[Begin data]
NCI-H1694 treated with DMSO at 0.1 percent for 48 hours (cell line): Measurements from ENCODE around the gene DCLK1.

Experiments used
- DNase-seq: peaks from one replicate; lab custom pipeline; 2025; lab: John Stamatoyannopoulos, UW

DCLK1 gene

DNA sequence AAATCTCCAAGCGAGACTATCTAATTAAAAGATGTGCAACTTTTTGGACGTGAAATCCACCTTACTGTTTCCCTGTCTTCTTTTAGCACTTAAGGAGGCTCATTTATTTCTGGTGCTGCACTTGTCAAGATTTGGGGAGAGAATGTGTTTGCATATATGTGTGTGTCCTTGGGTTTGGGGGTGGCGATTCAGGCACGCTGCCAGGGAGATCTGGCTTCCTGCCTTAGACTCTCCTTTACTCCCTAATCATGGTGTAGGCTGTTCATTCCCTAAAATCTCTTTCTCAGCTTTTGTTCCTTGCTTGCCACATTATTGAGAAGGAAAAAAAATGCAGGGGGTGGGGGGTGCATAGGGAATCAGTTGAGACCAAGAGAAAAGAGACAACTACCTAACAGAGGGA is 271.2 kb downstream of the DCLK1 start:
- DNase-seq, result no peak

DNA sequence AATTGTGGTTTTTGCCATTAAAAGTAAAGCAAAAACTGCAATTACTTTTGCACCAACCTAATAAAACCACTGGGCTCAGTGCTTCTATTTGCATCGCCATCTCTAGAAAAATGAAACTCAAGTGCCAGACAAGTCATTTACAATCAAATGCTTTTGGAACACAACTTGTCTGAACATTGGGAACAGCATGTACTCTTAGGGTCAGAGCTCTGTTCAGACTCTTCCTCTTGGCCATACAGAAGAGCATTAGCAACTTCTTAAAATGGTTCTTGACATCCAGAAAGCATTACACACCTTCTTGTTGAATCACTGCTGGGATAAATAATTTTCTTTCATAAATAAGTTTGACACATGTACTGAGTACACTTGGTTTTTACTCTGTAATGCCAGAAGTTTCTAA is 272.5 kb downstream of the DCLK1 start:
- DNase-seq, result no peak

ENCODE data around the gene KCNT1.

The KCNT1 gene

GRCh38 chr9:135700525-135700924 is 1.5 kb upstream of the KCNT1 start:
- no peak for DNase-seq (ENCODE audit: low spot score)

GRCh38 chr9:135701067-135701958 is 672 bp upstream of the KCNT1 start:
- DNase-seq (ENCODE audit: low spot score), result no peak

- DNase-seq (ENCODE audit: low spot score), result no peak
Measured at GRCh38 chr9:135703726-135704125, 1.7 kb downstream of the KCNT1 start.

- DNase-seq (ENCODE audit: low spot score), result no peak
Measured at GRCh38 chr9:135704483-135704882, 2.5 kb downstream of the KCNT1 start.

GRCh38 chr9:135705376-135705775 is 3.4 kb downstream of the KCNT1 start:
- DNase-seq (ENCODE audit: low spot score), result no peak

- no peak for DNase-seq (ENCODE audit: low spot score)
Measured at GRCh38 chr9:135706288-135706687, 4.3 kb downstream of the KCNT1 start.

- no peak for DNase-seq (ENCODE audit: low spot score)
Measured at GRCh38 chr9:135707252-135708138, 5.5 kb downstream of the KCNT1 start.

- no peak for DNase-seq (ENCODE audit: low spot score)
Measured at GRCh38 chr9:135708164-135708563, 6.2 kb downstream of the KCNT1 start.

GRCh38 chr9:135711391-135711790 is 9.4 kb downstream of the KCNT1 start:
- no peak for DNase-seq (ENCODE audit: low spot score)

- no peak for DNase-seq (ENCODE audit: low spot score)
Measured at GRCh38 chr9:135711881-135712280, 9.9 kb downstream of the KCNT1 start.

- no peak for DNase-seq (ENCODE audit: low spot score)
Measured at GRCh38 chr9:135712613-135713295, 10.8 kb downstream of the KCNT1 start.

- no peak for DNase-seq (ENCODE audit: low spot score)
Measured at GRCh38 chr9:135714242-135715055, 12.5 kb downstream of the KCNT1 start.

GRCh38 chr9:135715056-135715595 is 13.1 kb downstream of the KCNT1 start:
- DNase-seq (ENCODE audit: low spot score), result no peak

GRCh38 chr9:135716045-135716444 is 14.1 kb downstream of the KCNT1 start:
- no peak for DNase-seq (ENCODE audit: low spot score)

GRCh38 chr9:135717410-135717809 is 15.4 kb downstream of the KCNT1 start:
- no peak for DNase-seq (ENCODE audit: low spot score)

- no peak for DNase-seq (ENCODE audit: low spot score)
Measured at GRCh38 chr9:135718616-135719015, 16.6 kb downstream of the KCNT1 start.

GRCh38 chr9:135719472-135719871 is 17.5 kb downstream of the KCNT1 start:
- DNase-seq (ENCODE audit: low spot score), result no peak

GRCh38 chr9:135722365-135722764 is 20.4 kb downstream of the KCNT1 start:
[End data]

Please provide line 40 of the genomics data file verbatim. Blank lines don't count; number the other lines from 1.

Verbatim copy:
- no peak for DNase-seq (ENCODE audit: low spot score)